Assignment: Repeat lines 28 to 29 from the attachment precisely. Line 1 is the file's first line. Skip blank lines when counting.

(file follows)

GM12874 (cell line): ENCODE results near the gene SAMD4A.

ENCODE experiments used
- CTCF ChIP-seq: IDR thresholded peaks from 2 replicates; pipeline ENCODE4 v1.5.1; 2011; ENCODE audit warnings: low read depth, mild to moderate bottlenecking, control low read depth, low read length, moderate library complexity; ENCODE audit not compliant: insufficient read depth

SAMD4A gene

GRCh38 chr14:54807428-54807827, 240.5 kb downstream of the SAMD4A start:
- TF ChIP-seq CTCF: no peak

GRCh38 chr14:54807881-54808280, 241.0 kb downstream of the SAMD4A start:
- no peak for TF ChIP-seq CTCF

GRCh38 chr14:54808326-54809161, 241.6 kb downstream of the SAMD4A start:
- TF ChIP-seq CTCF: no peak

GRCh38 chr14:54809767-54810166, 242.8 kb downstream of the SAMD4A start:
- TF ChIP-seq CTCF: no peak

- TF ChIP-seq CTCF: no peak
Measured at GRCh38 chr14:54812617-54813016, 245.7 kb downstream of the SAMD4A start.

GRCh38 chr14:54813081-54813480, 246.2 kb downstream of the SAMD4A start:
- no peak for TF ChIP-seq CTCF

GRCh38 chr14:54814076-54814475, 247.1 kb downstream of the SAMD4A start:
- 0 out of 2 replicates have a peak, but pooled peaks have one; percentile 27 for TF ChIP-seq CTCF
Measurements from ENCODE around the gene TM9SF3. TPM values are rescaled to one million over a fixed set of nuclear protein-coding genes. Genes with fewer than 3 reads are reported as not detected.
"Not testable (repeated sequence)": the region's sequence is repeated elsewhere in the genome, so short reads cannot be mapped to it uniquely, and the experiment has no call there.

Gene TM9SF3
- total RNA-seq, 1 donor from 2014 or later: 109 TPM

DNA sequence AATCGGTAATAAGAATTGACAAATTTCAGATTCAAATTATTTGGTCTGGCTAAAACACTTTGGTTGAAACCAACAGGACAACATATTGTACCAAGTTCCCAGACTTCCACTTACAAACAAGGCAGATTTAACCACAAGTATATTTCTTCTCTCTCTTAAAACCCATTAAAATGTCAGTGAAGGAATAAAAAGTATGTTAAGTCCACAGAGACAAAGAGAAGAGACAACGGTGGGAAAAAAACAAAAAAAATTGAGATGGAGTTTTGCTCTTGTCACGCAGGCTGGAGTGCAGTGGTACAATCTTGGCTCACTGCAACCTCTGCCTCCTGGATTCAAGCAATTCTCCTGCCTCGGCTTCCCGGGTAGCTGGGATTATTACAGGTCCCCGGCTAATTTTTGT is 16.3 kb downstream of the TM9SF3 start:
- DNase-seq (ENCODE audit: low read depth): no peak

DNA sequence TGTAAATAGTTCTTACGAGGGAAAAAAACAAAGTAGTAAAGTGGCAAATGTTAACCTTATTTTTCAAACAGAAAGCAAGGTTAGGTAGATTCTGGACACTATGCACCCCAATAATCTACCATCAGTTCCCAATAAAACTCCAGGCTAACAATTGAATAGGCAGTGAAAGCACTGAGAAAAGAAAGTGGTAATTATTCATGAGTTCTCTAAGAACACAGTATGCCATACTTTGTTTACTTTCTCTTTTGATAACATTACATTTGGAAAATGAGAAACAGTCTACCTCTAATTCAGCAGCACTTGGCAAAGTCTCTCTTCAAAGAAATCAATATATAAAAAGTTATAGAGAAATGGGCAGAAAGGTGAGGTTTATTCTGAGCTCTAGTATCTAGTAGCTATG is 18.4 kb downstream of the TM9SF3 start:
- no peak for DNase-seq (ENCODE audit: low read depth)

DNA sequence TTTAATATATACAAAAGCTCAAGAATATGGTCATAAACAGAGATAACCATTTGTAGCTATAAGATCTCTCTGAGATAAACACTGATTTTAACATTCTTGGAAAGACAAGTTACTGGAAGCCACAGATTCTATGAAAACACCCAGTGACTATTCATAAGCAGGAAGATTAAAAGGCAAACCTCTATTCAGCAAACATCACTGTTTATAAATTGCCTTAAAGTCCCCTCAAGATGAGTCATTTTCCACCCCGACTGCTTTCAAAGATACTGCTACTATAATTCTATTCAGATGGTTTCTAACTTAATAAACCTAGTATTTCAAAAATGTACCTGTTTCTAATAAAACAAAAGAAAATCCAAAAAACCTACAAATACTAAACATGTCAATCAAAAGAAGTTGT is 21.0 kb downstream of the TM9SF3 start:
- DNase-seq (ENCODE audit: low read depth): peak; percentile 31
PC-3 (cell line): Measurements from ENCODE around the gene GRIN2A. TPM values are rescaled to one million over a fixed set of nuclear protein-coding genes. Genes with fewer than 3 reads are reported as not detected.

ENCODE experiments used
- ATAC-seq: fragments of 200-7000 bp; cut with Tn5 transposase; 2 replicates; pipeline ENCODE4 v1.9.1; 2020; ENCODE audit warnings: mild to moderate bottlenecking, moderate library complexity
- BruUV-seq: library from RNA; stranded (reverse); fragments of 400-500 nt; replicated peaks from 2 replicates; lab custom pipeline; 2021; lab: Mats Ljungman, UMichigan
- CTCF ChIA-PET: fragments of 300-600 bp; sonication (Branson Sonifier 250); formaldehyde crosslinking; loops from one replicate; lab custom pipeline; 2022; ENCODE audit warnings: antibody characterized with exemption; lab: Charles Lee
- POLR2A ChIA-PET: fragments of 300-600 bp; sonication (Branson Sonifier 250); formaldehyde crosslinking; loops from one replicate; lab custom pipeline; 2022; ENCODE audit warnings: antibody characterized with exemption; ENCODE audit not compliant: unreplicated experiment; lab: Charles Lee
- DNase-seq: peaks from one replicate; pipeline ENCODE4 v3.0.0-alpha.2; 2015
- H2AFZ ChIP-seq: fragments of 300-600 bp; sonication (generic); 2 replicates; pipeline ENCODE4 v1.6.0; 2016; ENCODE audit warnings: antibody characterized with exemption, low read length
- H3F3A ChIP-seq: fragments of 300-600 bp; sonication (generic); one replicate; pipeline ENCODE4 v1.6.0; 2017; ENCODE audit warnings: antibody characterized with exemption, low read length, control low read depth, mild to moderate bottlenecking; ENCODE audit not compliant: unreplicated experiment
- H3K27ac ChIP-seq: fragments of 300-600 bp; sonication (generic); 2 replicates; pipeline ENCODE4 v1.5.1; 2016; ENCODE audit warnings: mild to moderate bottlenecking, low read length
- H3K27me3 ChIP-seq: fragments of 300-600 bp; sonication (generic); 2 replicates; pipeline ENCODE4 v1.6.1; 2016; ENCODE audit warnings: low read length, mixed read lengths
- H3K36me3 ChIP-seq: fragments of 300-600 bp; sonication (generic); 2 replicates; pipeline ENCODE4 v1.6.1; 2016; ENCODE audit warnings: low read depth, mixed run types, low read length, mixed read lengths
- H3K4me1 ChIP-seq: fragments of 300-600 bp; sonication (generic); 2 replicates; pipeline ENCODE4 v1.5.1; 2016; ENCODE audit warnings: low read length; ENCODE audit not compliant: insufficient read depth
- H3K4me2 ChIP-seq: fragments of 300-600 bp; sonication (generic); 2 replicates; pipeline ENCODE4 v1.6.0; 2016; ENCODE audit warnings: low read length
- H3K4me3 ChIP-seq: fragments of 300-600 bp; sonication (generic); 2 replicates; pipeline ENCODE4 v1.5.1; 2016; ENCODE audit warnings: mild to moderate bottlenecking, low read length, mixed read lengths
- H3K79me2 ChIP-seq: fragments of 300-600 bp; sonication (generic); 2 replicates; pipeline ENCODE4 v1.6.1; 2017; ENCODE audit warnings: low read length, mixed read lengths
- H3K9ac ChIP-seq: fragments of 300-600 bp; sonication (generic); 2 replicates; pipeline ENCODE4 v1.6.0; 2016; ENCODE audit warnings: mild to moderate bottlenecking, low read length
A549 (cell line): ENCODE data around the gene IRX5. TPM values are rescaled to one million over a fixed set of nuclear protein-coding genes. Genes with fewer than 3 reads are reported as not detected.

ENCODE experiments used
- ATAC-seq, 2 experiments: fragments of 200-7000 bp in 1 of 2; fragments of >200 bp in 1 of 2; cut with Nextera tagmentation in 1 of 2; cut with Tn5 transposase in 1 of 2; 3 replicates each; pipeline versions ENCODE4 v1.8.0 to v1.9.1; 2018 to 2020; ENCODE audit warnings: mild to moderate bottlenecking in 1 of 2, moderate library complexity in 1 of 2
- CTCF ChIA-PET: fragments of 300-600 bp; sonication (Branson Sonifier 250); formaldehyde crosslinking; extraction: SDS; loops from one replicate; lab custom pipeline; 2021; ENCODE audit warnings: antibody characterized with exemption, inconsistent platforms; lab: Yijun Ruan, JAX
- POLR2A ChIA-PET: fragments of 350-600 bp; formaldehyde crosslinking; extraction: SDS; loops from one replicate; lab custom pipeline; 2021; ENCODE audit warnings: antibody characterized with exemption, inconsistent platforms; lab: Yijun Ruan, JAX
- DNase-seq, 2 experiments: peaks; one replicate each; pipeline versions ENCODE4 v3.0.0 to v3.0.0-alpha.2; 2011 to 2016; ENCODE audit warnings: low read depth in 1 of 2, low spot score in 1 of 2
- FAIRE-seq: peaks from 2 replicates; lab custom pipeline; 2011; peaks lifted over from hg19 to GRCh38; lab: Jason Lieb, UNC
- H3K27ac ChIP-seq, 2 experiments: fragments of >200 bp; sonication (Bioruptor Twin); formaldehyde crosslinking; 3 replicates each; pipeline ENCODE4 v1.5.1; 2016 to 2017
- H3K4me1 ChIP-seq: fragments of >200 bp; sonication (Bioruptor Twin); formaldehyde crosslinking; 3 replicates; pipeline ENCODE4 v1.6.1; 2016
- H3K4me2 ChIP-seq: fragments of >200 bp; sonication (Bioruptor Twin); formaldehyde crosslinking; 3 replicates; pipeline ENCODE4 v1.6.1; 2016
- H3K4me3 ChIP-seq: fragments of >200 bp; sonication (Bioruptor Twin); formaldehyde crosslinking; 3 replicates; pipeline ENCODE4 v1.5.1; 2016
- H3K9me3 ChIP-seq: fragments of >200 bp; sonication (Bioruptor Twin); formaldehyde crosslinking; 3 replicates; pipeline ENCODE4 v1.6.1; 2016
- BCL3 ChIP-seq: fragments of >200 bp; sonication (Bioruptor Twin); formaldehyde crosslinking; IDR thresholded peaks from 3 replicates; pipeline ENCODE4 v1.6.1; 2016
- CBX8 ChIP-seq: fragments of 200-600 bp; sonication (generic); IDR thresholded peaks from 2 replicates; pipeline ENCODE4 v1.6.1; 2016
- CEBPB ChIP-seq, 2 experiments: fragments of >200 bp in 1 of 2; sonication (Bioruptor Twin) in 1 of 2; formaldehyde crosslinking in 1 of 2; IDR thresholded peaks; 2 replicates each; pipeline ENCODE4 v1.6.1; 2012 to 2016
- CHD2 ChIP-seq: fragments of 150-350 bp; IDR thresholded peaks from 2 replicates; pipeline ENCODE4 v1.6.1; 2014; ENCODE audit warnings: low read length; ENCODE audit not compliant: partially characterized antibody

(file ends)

- DNase-seq (ENCODE audit: low read depth): peak; percentile 31
PC-3 (cell line): Measurements from ENCODE around the gene GRIN2A. TPM values are rescaled to one million over a fixed set of nuclear protein-coding genes. Genes with fewer than 3 reads are reported as not detected.